Schoolies and more schoolies continue to be the hot topic from Falmouth to Chatham, with both boaters and shore anglers enjoying some outstanding light tackle activity.
There are just too many bodies of protected water along the Nantucket Sound shoreline to single one out, but Ben Clabault and his dad fish Popponesset last night and caught plenty of bass from 12 to 22-inches on small paddletails. Ben added that while working the shore on their way to the point, they got into some three to four-pound bluefish using metal lures.
They also visited Riley’s Beach in Cotuit and it was the same story when it came to bass, but another angler they spoke to said that although he only caught schoolies up to 24-inches around the Narrows, he did catch some big bluefish in the eight to ten-pound class that were harassing a school of big pogies.
Bob Lewis said that while the Three Bays area of Cotuit/Osterville is filled with schoolies, he also has seen the aforementioned schools of adult pogies and heard that a few big fish have been caught by anglers who snag and then liveline them. The interesting part is that some of these sizeable bass have been caught from docks and other shoreline areas where the pogies often hold.
Bob added that folks have seen some albies popping here and there between Succonesset and Cotuit and he knows of a few caught in the Osterville cut by a flyrodder.
Jim Young also saw a couple of anglers at the end of one of the Great Pond entrance jetties reeling furiously, which is typically a good indicator of funny fish being in the area.
But Jim’s best story was about a visitor who was looking to do some shellfishing; Jim recommended some flats well up inside Waquoit Bay. Ultimately, this gentleman returned to report that not only did he gather some shellfish, but he also caught a fish right off where he was digging. Now, these waters are known for holding bass and blues, but his catch turned out to be a bonito.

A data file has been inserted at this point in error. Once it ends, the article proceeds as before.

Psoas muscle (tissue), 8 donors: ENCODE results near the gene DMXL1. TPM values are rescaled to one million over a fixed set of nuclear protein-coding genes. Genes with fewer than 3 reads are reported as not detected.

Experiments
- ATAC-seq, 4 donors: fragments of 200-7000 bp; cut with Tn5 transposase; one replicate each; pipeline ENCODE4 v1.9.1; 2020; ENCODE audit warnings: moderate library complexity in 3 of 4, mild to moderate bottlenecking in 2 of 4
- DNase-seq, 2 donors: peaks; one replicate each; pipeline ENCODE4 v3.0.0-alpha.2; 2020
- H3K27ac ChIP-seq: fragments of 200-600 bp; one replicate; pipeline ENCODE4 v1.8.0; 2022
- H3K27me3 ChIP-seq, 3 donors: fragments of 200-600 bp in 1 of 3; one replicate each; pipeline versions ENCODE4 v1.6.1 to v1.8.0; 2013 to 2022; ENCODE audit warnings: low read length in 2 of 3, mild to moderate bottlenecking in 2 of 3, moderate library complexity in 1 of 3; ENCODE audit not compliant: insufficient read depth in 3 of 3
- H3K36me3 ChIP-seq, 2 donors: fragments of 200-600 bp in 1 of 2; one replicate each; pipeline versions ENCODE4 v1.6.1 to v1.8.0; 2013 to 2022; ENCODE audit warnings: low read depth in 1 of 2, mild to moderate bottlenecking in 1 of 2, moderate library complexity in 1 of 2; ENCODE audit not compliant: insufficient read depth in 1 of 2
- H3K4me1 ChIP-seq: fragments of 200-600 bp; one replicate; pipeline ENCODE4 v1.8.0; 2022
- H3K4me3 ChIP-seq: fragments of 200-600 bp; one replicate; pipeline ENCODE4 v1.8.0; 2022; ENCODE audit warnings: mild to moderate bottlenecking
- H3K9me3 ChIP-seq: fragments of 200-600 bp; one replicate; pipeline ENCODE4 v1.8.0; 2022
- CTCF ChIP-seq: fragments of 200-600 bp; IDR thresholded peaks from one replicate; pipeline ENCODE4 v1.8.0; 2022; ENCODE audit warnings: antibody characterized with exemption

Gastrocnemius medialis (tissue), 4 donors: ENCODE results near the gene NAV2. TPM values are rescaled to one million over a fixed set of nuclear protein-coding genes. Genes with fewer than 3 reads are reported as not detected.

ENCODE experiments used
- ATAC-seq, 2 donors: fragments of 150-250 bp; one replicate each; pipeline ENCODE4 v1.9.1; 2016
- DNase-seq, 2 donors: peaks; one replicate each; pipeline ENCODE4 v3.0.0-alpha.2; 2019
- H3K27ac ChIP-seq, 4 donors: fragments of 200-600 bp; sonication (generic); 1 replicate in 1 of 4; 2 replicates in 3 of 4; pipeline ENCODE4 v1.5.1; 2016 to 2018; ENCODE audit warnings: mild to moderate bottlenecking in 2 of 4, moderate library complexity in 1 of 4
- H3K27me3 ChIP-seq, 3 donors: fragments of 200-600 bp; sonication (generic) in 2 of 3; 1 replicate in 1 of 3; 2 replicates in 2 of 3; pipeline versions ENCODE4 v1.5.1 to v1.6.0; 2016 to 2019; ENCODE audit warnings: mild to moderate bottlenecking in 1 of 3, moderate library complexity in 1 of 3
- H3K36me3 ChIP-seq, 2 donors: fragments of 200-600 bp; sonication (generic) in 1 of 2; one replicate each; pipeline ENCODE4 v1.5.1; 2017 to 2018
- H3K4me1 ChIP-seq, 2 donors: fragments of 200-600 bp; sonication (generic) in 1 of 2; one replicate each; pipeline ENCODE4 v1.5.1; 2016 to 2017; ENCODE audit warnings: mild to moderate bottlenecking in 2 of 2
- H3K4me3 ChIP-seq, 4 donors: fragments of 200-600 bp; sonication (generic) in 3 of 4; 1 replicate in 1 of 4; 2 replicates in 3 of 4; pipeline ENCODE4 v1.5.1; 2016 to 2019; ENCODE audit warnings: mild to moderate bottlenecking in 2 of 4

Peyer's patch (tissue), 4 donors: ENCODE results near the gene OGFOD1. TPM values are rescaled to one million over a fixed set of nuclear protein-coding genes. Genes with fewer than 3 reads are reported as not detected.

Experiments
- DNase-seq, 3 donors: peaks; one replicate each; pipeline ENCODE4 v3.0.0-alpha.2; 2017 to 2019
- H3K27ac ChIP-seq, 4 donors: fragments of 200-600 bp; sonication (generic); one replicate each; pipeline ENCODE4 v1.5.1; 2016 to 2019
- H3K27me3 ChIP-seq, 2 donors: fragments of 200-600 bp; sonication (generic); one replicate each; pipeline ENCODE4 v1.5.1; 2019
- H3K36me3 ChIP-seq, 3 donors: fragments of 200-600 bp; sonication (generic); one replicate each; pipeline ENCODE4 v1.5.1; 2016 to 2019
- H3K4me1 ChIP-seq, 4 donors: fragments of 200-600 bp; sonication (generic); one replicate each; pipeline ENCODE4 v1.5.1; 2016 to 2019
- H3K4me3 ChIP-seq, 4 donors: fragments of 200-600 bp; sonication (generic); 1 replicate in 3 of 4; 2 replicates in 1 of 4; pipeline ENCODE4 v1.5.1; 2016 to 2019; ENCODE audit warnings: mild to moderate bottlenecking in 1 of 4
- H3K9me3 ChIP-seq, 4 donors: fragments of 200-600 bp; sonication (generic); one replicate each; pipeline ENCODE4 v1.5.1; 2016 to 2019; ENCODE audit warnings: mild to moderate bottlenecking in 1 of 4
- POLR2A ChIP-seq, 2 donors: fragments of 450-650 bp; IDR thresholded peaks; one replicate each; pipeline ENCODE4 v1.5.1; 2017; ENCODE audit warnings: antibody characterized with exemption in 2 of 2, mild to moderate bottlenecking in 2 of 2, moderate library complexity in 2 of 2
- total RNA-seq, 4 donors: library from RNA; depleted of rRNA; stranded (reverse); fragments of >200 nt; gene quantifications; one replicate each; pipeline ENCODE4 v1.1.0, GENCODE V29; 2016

From Dowses to Hyannis, it’s the same story when it comes to albies, but there are still schoolies and even a few bluefish being caught from shore around Craigville Beach.
Lee Boisvert at Riverview Bait & Tackle in Yarmouth said there are still some scattered schools of albies off Bass River and Harwich, while Capt. Warren Marshall heard from a fellow member of the Cape Cod Flyrodders who encountered little tunny this week around the entrance to Stage Harbor.
While Lee said that there really isn’t any rocky structure down his way to entice tautog to visit and he had no word about any tog on the Harwich reef, boat anglers do quite well on them around Bishop and Clerks and Collier’s Ledge. Shore anglers have been catching them from Nobska and the numerous jetties that dot the shoreline from Falmouth to Cotuit, as well around Hyannis.